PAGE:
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Defensive Tactics Versus Combative Tactics

Defensive Tactics Versus Combative Tactics

Chris Periatt / SWAT Digest

I really think it’s time that we in the police community need to stop sugar coating hand to hand combat. We create all of these politically correct terms and phrases that really lead officers away from what is really going on out there on the street. What is defensive tactics? When I am attacked as a police officer I am trained to react and attack the suspect back in order to gain control of them and take them into custody. The problem is that somewhere someone changed the term of hand to hand combat to defensive tactics.

Defensive tactics means defending yourself, but then what. You attack and attack some more if necessary. You fight until your adversary is under your control and you can take them into custody. Not just defend yourself as the term implies. I don’t like the term defensive tactics, what we do is by all accounts combat in it’s simplest form. Whether it’s H2H (hand to hand) , baton or gun fighting it’s combat. I don’t like sugar coating these terms to appease the administrators and politicians. We as trainers have a duty to let our students know that it is combat, not just defensive tactics.

You have to let your students know that it’s ok to attack and attack some more if that’s what it takes to put your adversary down and take them into custody. I don’t want to water down those essential skills that our field has lost in recent years. I mean some departments are so stuck on the magic bullet like the taser that they have totally forgotten about H2H combat for officers. I have had administrators actually tell me that “we have tasers we don’t need H2H for our officers”. I mean yes tasers are awesome, don’t get me wrong. It’s a tool that’s all and in some situations it just isn’t feasible to use it. I have seen situations, as I am sure we all have where the taser doesn’t work and we are forced to go hands on.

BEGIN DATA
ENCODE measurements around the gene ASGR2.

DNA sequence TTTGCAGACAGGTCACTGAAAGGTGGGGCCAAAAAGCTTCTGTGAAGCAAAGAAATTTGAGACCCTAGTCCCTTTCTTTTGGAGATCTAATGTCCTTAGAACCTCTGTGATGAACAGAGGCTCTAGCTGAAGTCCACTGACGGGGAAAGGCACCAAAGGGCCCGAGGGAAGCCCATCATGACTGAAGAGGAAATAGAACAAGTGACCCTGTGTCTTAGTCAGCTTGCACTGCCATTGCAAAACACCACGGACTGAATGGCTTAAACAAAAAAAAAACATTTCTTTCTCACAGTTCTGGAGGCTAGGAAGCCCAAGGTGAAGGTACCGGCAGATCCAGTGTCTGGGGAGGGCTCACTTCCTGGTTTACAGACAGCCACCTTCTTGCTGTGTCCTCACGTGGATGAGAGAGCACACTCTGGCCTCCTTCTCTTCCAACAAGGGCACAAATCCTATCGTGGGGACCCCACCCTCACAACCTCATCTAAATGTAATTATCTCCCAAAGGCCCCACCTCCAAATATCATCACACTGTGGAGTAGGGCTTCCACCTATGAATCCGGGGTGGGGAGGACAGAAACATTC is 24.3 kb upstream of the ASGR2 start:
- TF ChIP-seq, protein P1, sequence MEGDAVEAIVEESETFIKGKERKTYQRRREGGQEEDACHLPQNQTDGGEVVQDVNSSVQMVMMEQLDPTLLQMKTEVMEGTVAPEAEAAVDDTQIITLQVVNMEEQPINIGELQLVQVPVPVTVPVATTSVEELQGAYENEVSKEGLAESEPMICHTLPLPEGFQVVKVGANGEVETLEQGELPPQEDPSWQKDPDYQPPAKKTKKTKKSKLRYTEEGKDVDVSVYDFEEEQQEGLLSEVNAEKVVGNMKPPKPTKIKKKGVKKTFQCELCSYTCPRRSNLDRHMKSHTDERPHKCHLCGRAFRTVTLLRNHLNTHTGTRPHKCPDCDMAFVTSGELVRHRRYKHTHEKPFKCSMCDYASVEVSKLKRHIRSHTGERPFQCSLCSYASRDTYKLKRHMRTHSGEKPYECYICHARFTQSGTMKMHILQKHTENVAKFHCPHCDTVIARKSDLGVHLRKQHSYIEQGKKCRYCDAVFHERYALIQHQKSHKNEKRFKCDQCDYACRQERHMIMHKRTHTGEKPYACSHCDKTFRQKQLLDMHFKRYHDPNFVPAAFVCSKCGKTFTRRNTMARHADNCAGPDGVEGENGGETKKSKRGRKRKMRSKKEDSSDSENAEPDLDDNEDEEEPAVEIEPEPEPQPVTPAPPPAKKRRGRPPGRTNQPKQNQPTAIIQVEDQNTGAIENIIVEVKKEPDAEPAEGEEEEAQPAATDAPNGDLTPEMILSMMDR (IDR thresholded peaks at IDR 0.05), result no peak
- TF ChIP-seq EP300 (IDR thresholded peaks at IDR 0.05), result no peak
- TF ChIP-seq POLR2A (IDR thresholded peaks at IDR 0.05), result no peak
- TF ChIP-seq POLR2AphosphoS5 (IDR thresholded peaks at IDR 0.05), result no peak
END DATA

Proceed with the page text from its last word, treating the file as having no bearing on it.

If you are not ready to go hands on and that monster suddenly turns and faces you what are you going to do? Are you going to be, as Lt. Col Dave Grossman say, “a sheep or are you the sheepdog”. Well we all need to look inside ourselves and ask ourselves that very question. Because folks no matter how you slice it we need to learn and keep our combative tactics fresh in our officer’s minds. If your department doesn’t teach of train you on some regular basis in some form of combative tactics then it’s time you have the integrity to go to your local dojo or boxing facility and learn them.


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  • Shotgun_breach_max50

    UtahCop

    about 4 years ago

    4 Comments

    My department is relatively small but at 40 officers it meets a national average or so I'm told. Thankfully we have a progressive Deputy Chief who is a former action guy (SWAT and ARMY SF) so he's a qualified training nut. Our agency has adopted a very progressive approach. We have sent almost 90 % of the working officers to the states 80 hour defensive tactics instructor course. Now that our department is "Highly" qualified in cuffing and the normal "routine" academy taught techniques we were able to move a little bit outside the box during our annual DT training.

    Our annual inservice training now focuses on empty hand combat and fighting literally to create an opportunity for survival. We spend little to no time as a group practicing cuffing techniques, this is done by squad on shift overlap and during briefings. When we mass together we spend our time fighting off multiple attackers in padded suits. Training to disarm and overcome MMA style attacks to include edge weapon and blunt object attacks. Initially there was a bit of resistance from several officers and supervisors. Primarily those that you never wanted standing beside you on any call.

    Now that we have about 4 years under our belt there has been a dramatic change in attitude. This change has brought the skeptics over the fence or at least publicly silenced them while they wait for their retirement date to arrive. It has raised the confidence level of the entire department, both in themselves and in those they work with. It has embedded a strong sense of "Esprit de corps" among the entire staff.